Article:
GC Journal: Gov, Legislature deliver big for Gateway Cities
The Gateway Cities Journal
Wednesday, Governor Healey signed into law a tax cut package negotiated by the House and Senate that includes some big wins for Gateway City residents, businesses, and investors.
Most notably, An Act to improve the Commonwealth’s competitiveness, affordability, and equity (H.4104) includes a longstanding MassINC policy recommendation to scale up the wildly successful Housing Development Incentive Program (HDIP).
The new tax law will eliminate the five-year backlog of HDIP projects by increasing its $10M cap to $57M in year one, followed by an ongoing cap of $30M thereafter. MassINC staff has estimated that an expanded HDIP program could create up to 12,500 new units of housing in Gateway City downtowns over the next 10 years, representing more than $4B in new investment.
HDIP has proven to be the state’s best tool for bringing mid-sized, underutilized properties in strategic locations back to life, particularly in some of the state’s weaker real estate markets—with 91% of funded projects to date located outside of metro Boston. This is the housing program that Gateway Cities have long requested. At least 26 mayors and city managers made this a top priority, as did 50 economic development and real estate organizations.
The Legislature smartly paired this investment with an expansion of the Low-Income Housing Tax Credit (LIHTC), increasing the annual cap from $40M to $60M annually. State LIHTC credits help address the ongoing need for more deeply subsidized housing units in every community. And since LIHTC credits can be claimed for five years, this $20M increase has a $100M impact.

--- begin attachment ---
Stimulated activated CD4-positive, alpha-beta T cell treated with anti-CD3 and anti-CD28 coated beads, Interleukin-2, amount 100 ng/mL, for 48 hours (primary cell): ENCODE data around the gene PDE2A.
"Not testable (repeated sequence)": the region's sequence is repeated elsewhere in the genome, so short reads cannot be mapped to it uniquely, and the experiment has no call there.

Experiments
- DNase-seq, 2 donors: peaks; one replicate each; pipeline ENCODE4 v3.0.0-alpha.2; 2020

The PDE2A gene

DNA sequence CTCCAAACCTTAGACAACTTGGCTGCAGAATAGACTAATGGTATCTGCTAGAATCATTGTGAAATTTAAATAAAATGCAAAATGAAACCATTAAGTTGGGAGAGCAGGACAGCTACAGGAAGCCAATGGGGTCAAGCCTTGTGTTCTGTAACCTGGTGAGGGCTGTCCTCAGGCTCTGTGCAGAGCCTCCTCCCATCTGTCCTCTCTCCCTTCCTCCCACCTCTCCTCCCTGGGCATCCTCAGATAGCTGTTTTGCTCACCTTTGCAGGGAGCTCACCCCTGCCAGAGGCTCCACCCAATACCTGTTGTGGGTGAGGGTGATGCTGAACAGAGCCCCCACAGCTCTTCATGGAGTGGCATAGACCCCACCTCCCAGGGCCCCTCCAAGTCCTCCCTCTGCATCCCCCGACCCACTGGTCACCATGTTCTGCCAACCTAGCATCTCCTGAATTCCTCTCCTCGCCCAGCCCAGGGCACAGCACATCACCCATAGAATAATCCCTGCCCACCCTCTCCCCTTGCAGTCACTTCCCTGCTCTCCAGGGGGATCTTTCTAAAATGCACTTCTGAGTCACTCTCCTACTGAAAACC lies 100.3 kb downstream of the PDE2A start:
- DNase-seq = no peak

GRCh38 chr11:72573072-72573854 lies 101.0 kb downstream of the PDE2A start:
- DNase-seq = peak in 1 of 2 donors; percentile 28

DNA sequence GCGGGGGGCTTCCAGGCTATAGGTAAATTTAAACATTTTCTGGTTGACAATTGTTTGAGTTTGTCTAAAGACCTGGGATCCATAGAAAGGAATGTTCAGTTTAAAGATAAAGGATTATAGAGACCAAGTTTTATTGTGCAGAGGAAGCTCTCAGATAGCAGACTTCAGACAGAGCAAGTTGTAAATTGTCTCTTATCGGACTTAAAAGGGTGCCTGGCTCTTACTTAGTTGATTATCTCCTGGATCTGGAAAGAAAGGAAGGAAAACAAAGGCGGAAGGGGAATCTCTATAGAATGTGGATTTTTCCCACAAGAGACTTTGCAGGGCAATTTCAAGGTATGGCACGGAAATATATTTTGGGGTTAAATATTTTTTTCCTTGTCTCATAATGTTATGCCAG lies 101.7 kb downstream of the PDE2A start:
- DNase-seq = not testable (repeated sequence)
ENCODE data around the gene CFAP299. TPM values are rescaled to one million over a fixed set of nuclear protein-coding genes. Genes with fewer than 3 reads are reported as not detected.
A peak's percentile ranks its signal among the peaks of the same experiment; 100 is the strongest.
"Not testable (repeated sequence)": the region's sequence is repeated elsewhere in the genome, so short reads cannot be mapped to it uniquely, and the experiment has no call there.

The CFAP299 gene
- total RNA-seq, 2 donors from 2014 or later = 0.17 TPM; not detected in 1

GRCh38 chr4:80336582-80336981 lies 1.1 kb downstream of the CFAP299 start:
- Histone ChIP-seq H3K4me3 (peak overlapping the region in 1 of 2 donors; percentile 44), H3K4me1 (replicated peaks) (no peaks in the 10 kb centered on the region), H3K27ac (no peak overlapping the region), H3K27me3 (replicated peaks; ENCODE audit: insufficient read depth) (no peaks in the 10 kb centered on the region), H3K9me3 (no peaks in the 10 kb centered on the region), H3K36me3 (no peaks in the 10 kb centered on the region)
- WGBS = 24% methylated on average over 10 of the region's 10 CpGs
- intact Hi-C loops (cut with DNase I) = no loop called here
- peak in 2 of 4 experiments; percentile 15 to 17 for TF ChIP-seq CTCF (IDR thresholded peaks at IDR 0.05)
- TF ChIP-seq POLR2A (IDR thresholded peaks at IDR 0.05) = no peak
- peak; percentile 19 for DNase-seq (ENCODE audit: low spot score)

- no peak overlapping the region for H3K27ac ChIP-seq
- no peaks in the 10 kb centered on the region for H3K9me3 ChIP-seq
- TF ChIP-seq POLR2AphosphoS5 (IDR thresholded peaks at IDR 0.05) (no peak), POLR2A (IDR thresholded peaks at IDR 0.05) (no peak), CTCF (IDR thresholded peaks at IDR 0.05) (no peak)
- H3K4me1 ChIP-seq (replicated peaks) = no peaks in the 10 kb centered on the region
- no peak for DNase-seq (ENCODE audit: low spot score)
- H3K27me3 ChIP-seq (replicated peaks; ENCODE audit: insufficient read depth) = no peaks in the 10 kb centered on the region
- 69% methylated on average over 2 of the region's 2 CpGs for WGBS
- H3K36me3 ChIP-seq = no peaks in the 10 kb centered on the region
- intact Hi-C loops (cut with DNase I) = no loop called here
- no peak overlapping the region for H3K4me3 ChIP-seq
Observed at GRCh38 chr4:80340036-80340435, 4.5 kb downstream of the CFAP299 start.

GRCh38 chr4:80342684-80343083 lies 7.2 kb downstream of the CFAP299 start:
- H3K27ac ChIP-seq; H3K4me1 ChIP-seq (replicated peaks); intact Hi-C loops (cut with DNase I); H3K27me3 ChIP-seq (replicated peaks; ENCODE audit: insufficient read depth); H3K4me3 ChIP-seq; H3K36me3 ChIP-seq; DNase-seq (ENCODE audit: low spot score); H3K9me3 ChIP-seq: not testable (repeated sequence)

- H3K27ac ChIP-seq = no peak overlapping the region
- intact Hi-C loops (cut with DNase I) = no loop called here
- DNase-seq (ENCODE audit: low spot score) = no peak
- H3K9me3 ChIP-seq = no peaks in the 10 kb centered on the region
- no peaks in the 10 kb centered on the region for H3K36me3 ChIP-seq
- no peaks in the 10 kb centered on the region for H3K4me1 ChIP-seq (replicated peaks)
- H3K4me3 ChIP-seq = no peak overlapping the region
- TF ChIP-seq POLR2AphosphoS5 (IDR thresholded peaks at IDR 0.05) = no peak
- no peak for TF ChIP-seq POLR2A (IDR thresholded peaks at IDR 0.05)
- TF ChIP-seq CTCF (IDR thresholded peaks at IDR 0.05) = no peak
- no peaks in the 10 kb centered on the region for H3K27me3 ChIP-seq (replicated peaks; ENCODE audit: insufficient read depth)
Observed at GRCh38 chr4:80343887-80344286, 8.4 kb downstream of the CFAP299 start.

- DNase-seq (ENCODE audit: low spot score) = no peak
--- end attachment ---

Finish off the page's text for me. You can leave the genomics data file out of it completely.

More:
Gateway Cities find themselves in a strong position to build on these accomplishments when the Healey administration releases its housing bond bill later this fall.
But the tax bill includes other provisions that will directly benefit their residents, especially:
- Doubling the Senior Circuit Breaker Tax Credit from $1,200 to $2,400 for low-income seniors struggling with high rents or real estate taxes;
- Increasing the Rental Deduction from $3,000 to $4,000; and
- Expanding the Child and Dependent Tax Credit from $180 to $310 in 2023 and to $440 in 2024 and beyond.
MassINC thanks legislators and the administration for passing a law that directly tackles the housing needs of Gateway Cities and puts real money in the pockets of their low-and moderate income families
Housing and Economic Development
The Worcester city council adopts a new state building code that calls for electrification of new construction.
The Haverhill city council adopts an inclusionary zoning ordinance.
The Sentinel & Enterprise editorializes in favor of artist housing with a celebration of NewVue Communities’ adaptive reuse of a former high school, a gargantuan effort more than a decade in the making.
The Urban Institute catalogs policies to address housing market challenges.
Despite opposition from Worcester officials, Keolis moves ahead with changes to the “Heart to Hub” commuter express train, adding stops between Worcester and West Natick.
Worcester officials and state transportation officials have applied for a $2 million federal grant to study reconnecting neighborhoods that were split by highways in the late 1950s.
The Boston Globe Great Divide team draws more attention to the inequities in school building in Massachusetts by looking at efforts to construct modern city schools in Maryland.
Next City celebrates the trend of higher education facilities moving downtown.
Mayor Jon Mitchell easily tops the ticket in New Bedford’s preliminary election on Tuesday.Communities & People
The Eagle Tribune reports on Haverhill Mayor James Fiorentini’s selection for the 2023 Mayor Bill Carpenter Award for Excellence in Gateway City Leadership.
Boston Globe columnist Renee Loth celebrates the achievements and new memoir of Charlie Gargiulo, the founder of Lowell’s Coalition for a Better Acre.
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